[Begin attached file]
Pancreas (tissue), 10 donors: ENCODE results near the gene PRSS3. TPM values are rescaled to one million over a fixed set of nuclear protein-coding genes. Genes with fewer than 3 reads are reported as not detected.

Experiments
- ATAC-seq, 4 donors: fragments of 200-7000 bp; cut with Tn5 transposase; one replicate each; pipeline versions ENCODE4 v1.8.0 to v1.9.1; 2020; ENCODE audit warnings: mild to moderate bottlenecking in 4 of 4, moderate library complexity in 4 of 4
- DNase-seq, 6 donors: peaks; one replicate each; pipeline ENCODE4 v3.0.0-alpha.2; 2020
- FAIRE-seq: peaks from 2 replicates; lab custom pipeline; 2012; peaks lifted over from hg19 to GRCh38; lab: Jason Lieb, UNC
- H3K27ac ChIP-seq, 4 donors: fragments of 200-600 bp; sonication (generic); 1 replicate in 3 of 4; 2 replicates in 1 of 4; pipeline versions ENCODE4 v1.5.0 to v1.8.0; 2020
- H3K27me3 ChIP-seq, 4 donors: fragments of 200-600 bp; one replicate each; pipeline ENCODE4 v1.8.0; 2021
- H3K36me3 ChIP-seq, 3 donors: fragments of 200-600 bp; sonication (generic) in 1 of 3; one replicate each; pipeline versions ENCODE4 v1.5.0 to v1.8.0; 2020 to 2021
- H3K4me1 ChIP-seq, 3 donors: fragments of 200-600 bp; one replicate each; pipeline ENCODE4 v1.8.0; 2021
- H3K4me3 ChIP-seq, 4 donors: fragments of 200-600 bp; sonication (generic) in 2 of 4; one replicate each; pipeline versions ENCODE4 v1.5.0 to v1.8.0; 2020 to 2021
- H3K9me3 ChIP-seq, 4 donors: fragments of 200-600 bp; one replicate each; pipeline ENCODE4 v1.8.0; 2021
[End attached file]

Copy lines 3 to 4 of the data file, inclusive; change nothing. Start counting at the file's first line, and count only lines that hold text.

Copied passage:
- ATAC-seq, 4 donors: fragments of 200-7000 bp; cut with Tn5 transposase; one replicate each; pipeline versions ENCODE4 v1.8.0 to v1.9.1; 2020; ENCODE audit warnings: mild to moderate bottlenecking in 4 of 4, moderate library complexity in 4 of 4
- DNase-seq, 6 donors: peaks; one replicate each; pipeline ENCODE4 v3.0.0-alpha.2; 2020